Published on the TUC 150 website celebrating great women trade unionists – Betty was one of the best.
She was a teenage activist
In 1932, 14-year-old Betty turned up on the first day of her job at the East Lancashire Paper Mill. When she discovered that boys got 13 shillings while girls barely made 9, she was furious.
She immediately joined the National Union of Printing, Bookbinding and Paper Works (later to become Sogat, GPMU, Amicus and now part of Unite). And she began to question everything. Why should the girls go to the foreman’s house to fetch tea and cake for his break? Why should she put up with being groped by some of the managers? Betty started organising – and by the time she left the mill 18 years later, she and her female colleagues were the best-paid paper mill women workers in Britain.
She was a tireless trade unionist
In the 1950s Betty researched the worst place to work in Warrington – a paper bag factory – and got herself a job there so that she could organise the female workers. “The conditions there were appalling,” Betty remembered. “The toilets had never been cleaned; there was glue all over the floor. By the time I left they were on twice the money.”
After years of organising on-the-job, in the 1970s Betty decided to make it official: she got a place on a trade union organising course at Middlesex Polytechnic (now Middlesex University). While she was studying in London, she joined the pickets at the Grunwick strike, supporting women from mainly south Asian backgrounds who faced terrible conditions at a photo processing plant.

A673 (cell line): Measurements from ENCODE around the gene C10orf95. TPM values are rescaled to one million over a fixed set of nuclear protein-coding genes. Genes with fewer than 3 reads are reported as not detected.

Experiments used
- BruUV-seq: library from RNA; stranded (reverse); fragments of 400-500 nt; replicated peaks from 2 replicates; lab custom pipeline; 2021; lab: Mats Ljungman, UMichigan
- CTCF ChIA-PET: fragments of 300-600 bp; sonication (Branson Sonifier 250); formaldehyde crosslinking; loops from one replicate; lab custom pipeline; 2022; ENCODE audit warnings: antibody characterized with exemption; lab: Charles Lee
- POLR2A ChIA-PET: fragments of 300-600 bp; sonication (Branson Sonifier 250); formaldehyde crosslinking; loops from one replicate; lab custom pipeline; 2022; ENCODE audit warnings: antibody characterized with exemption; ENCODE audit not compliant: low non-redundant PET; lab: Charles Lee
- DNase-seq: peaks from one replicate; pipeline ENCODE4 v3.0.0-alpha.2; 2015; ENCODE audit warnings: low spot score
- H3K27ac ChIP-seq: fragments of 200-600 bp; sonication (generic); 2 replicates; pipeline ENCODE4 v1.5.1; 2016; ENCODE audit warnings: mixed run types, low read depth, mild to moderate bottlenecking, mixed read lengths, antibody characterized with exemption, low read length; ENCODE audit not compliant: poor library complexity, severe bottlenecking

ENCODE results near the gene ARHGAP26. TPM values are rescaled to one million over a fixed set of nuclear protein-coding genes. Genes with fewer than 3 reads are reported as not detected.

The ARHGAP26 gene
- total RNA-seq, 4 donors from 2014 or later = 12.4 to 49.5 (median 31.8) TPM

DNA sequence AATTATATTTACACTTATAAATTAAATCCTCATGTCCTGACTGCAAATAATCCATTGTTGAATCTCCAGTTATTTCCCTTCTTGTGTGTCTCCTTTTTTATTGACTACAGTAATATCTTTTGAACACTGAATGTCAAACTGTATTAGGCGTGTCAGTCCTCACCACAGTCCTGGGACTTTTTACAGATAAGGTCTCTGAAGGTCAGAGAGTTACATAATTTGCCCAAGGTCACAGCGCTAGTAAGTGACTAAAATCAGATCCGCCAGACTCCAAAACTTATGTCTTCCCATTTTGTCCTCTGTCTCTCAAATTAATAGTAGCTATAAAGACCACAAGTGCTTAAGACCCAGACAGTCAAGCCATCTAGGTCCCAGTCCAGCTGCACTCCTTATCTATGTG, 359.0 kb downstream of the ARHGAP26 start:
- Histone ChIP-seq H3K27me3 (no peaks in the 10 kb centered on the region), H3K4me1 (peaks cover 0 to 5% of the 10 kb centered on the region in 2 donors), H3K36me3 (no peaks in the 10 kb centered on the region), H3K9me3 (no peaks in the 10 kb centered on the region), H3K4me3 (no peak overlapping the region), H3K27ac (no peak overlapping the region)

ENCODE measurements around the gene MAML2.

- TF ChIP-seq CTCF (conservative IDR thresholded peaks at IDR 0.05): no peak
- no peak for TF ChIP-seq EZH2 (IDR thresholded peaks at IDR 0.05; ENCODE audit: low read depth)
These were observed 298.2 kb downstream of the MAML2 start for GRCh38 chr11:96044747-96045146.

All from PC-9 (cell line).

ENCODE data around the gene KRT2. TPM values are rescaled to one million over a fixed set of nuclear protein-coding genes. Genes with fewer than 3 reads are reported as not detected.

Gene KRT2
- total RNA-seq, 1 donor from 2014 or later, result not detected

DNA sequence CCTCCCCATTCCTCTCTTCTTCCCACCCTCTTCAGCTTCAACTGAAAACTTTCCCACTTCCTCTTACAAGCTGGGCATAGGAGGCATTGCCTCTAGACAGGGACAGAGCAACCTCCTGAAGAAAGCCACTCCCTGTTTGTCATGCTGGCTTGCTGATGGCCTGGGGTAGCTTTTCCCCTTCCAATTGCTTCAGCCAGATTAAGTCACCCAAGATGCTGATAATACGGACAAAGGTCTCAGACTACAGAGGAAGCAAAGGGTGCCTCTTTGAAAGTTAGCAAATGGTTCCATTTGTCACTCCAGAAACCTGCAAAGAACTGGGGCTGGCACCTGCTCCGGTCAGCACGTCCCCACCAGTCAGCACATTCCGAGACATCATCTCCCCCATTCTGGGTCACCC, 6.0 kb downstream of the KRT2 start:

She fought for women
Despite being told by the council’s housing committee head that “We don’t have battered women in Warrington”, Betty established the town’s first women’s refuge. It was in a large, run-down terraced building and she used her union contacts to call in volunteer plumbers, electricians and joiners to restore it.
She campaigned for peace
Betty lost her first husband Ernie in the Second World War and she spent the rest of life campaigning for peace. In the 1960s she and her daughter Pat cut through the wire at Greenham Common and got access to the US cruise missile base, where thousands of women were gathered in permanent protest. Betty kept and treasured that bit of wire. In 1978 she became chair of the National Assembly of Women, meeting with world leaders to urge them to scrap atomic weapons.
And in 2007, 89-year-old Betty was arrested for lying in the road during an anti-Trident demonstration in Faslane, Scotland.
Betty died on 23 January 2017, aged 98. A poster at the end of her coffin had a message for her many mourners: “Scrap Trident, save £100bn.”